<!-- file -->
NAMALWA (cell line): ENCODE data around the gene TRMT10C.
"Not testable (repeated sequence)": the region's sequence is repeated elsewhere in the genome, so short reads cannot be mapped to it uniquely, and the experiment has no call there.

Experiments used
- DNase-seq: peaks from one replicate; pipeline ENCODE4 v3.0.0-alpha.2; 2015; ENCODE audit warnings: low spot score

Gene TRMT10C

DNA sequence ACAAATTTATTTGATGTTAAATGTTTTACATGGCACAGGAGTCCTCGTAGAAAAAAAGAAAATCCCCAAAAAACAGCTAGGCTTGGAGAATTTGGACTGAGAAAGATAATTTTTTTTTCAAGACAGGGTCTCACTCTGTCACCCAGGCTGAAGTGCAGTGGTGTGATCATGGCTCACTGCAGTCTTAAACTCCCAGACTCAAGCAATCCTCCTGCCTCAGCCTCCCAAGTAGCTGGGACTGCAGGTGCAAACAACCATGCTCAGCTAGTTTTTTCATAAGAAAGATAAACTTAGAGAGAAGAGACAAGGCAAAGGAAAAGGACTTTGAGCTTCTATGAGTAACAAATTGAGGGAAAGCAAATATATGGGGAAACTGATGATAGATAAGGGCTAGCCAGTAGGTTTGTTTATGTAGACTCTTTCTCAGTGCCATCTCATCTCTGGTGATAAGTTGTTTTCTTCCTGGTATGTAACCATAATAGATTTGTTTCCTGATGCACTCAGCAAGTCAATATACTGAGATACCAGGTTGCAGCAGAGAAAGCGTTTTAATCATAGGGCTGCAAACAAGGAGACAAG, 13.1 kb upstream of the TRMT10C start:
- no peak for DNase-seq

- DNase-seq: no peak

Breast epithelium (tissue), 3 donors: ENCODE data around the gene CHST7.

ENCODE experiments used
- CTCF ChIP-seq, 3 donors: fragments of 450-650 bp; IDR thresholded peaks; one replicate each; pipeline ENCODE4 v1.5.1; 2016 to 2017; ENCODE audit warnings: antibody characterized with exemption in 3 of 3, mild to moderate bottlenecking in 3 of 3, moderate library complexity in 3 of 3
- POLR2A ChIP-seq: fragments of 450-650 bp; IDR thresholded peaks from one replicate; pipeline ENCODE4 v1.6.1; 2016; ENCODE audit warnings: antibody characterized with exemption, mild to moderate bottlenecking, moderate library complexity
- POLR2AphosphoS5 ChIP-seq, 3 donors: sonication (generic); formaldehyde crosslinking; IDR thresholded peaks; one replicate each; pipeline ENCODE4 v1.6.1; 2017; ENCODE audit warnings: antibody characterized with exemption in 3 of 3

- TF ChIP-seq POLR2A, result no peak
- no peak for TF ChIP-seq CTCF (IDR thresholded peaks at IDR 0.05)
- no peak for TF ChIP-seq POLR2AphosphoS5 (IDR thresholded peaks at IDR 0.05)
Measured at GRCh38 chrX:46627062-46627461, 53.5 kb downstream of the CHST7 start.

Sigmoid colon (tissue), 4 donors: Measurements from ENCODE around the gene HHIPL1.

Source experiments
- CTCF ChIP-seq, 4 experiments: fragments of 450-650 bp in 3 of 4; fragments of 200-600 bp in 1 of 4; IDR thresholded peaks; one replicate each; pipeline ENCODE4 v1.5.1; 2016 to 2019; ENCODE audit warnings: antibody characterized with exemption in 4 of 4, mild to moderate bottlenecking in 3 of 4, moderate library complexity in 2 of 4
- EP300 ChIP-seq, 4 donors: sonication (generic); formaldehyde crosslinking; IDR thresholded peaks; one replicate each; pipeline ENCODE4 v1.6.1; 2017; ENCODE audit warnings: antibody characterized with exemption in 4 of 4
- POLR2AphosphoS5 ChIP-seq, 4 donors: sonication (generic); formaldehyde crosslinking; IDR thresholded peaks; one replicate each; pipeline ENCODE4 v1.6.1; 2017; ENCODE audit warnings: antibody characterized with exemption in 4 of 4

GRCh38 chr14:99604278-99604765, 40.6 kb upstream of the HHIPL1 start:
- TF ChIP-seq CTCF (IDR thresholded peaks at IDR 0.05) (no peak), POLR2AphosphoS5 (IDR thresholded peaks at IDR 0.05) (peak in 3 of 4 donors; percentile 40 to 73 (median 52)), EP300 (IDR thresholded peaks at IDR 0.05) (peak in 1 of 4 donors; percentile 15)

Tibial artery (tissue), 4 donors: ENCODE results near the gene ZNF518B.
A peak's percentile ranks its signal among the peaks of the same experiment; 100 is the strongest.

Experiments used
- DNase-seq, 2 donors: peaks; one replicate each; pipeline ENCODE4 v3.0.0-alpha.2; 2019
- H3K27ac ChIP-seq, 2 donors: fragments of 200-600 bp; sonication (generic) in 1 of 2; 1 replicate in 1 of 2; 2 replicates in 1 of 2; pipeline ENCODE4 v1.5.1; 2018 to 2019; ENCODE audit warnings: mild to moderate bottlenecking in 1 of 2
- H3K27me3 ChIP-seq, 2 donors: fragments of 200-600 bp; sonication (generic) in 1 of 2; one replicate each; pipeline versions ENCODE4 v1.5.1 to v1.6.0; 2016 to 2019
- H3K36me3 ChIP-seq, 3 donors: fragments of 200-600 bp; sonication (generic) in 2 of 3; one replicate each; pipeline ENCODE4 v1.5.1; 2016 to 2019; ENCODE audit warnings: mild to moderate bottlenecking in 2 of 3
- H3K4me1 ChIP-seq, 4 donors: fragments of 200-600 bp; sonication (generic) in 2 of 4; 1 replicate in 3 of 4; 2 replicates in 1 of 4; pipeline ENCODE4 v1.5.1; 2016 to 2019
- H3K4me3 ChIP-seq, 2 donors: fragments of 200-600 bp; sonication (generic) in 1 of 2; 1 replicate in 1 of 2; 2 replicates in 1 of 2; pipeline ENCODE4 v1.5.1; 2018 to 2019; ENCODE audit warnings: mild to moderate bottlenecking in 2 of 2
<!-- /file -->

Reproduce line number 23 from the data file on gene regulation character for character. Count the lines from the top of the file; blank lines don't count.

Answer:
GRCh38 chr14:99604278-99604765, 40.6 kb upstream of the HHIPL1 start: